Class I obesity: BMI, 30.0 to 34.9 kg/m2

Class II obesity: BMI, 35.0 to 39.9 kg/m2

Class III (morbid obesity): BMI, 40 kg/m2 or more

There are other ways to classify patients that similarly correlate with prevalence of metabolic syndrome, such as waist circumference and percentage of fat mass.

• What factors besides medical problems affect a patient’s obesity?

Nutrition: Several points should be assessed, including meal schedule, food quality, and food quantity.

Schedule-Does the patient skip meals? Eat out of home? Snack between meals?

Quality-What kind of food does the patient usually eat: saturated fats, rapid absorption carbs, sodas, juices, fried dishes, fast food, sweets, chips, vegetables, fruit, proteins?

Quantity-Ask about size of the portions the patient eats.

Physical activity: This is a key component of weight loss, so if the patient has a sedentary lifestyle, the goal should be to find a program that can help increase physical activity. For that, it’s necessary to know the patient’s limitations in starting to become more active. Is exercise difficult because the patient has osteoarthritis or dyspnea? Is the patient active in his/her daily routine? Does she/he take the stairs or walk during the day? What kind of work does she/he do?

Next: Stress, Anxiety, and Depression, Oh My

Psycho-emotional factors: Stress, anxiety, and depression are key components of managing obesity efficiently. These 3 factors induce people to eat more and to choose hyperpalatable foods, which usually are less healthy than others.

To gauge how much attention these factors require, you might ask the patient about them and rate each on a scale. If you determine that psycho-emotional factors are a main issue related to the patient’s obesity, refer him/her to a psychologist so the patient can receive specific help regarding ways to deal with stress, anxiety, depression, and eating disorders.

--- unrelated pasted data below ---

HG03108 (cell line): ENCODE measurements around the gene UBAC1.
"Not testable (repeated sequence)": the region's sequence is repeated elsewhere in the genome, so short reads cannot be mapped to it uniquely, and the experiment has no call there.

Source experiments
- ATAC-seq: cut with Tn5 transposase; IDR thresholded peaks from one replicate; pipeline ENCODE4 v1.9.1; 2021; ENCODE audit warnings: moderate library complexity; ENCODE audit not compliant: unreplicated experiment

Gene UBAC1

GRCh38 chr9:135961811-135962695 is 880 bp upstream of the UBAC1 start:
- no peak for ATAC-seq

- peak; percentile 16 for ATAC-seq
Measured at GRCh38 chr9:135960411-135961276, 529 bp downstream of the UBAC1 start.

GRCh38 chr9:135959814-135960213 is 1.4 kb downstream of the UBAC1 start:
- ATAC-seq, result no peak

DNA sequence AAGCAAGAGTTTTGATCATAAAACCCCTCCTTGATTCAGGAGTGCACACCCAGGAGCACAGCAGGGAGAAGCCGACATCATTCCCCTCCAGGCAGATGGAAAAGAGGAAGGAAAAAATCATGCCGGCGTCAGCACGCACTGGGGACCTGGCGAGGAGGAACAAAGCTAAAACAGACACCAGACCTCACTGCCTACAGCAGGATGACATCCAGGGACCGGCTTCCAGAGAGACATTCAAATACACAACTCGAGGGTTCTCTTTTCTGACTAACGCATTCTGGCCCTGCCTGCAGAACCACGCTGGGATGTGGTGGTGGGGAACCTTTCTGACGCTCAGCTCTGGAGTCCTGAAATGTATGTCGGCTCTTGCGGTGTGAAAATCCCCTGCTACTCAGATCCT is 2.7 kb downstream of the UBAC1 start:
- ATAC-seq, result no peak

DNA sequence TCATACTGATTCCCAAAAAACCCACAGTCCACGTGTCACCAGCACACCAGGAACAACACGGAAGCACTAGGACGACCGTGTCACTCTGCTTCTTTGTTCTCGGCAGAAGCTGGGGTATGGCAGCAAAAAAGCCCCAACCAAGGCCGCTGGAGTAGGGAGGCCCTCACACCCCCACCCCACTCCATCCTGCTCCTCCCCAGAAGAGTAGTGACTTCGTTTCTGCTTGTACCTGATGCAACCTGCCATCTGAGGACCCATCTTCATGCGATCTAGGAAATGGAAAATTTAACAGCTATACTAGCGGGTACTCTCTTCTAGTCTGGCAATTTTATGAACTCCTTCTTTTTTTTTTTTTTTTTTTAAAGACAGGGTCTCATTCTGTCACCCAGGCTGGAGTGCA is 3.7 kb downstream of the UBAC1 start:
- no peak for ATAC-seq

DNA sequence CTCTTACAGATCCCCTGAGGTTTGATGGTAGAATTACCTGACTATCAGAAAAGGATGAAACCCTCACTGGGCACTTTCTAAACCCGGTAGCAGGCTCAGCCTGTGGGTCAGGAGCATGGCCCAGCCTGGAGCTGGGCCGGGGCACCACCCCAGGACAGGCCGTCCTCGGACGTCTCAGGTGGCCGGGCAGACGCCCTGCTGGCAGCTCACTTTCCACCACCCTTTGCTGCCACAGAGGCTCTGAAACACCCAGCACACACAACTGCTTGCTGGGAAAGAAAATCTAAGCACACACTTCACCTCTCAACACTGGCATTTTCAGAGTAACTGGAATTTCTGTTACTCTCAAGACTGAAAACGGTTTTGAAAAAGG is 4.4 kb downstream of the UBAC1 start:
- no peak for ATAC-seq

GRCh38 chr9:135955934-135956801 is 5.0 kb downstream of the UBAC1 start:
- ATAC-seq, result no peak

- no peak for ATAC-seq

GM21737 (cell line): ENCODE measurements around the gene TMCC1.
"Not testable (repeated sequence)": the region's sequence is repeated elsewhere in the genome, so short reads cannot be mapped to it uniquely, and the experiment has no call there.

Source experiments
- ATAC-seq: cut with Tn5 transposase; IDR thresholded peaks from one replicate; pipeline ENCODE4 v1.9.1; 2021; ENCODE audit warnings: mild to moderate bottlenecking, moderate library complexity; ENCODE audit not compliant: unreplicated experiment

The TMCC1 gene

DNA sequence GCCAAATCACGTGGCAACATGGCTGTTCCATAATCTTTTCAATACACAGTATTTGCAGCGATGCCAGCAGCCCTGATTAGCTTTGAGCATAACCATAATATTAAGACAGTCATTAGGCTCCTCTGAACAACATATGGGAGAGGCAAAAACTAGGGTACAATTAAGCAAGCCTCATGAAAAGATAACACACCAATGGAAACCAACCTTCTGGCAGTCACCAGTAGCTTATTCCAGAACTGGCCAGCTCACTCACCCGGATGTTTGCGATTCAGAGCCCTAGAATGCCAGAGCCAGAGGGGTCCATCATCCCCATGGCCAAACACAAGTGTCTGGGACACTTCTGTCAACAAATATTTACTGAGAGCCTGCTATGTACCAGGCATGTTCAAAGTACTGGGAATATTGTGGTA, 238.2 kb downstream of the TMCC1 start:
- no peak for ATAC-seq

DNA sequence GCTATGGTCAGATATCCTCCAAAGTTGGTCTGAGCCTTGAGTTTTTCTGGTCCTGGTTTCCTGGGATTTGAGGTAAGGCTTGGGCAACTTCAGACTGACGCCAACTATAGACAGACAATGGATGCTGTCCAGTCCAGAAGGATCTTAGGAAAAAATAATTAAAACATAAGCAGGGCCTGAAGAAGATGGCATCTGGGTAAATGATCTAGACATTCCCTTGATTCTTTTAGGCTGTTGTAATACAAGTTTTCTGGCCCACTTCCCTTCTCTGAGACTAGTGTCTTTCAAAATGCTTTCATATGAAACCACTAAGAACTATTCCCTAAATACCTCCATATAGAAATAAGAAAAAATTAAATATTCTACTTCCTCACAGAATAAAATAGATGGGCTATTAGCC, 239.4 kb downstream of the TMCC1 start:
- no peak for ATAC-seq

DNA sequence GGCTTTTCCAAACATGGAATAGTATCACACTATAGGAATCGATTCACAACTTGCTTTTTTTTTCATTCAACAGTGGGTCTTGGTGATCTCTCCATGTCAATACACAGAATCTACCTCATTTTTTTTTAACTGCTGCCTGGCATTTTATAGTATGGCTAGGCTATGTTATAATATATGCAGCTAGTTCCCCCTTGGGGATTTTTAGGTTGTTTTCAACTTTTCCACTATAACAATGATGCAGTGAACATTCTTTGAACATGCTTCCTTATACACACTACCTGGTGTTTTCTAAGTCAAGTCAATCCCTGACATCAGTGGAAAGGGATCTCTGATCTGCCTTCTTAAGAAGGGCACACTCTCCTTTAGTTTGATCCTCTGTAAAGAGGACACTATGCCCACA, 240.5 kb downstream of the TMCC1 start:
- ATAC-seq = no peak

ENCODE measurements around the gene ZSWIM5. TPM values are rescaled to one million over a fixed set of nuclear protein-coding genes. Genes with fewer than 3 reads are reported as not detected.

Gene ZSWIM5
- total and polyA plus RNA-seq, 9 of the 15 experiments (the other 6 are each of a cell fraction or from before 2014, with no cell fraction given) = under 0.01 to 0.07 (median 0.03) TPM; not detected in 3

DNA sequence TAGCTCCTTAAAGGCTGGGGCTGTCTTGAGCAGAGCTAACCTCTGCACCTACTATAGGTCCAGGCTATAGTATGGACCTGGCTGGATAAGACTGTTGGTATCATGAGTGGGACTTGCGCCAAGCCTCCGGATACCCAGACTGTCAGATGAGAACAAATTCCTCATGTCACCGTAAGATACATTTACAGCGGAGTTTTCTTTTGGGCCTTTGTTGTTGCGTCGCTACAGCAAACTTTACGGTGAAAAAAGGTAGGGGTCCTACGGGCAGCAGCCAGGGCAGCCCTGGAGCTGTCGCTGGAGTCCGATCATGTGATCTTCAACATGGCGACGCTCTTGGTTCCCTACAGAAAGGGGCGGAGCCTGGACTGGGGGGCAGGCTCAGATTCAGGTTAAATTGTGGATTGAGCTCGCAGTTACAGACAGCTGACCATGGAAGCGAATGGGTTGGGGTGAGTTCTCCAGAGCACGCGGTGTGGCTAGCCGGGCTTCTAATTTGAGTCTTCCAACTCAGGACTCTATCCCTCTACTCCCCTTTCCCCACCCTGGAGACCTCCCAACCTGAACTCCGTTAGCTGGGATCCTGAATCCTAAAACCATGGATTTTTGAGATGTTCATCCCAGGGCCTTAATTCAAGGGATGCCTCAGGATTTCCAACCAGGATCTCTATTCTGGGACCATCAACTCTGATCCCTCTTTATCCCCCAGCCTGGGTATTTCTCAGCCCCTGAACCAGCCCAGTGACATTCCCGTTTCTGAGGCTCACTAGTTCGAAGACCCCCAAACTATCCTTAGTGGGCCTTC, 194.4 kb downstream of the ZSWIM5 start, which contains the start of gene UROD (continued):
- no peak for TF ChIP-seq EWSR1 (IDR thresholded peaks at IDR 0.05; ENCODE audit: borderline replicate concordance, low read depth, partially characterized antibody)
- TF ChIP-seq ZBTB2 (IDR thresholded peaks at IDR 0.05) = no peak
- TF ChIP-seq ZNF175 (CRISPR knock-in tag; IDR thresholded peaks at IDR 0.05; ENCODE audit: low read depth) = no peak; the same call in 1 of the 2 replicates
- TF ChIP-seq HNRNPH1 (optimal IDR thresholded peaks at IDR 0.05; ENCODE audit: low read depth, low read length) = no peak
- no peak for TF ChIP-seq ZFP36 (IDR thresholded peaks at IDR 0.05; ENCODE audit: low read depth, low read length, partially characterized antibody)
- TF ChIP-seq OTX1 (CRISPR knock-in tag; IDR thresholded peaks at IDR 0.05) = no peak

Sleep: Quality and quantity of sleep need to be addressed because both have a strong relationship with stress, depression, anxiety, and hunger. Lack of sleep is associated with increased appetite and chronic fatigue. Also, obstructive sleep apnea causes hypoxia and this is related to insulin resistance, creating a vicious circle by worsening the obesity.

To assess sleep issues, ask the patient about snoring, difficulty with falling sleep or keeping asleep, and headache or tiredness in the morning. If 1 or more of these symptoms are present, order a polysomnogram to rule out sleeping disorders. 

Medications: A patient’s medications list is not always assessed, but a significant number of medications are associated with increased appetite and weight gain:

Diabetes medications: sulfonylureas, thiazolidinediones, meglitinides, insulin

Anticonvulsants: carbamazepine, valproate, gabapentin

Antipsychotics: clozapine, risperidone, olanzapine, quetiapine, haloperidol, quetiapine, perphenazine

Antidepressants/mood stabilizers: amitriptyline, imipramine, trimipramine, nortriptyline, doxepin, tranylcypromine, fluvoxamine, phenylzine, paroxetine, mirtazapine, lithium

Hypertension medications: beta blockers, dihydropyridine calcium channel blockers

Hormones: glucocorticoids, megestrol acetate, progestational steroids, insulin

Others: cyproheptadine, tamoxifen, cyclophosphamide, methotrexate, aromatase inhibitors

Ask patients why they are taking these medications, for how long, and whether they have observed a relationship between taking the drug and gaining weight.

Next: Ruling Out Secondary Causes of Obesity

Endocrine disorders and family history: Secondary causes of obesity may need to be ruled out. These include growth hormone deficiency, hypogonadism, Cushing syndrome, hypothyroidism, hypothalamic damage, and genetic syndromes (Carpenter, Lawrence-Moon-Bield, Cohen, Prader Willy, Alström).

Also address the patient’s family history of obesity, because genetics play an important role in the presence of obesity. In general, patients with obesity have children who also have the disease.


Next in this Special Report: Comorbidities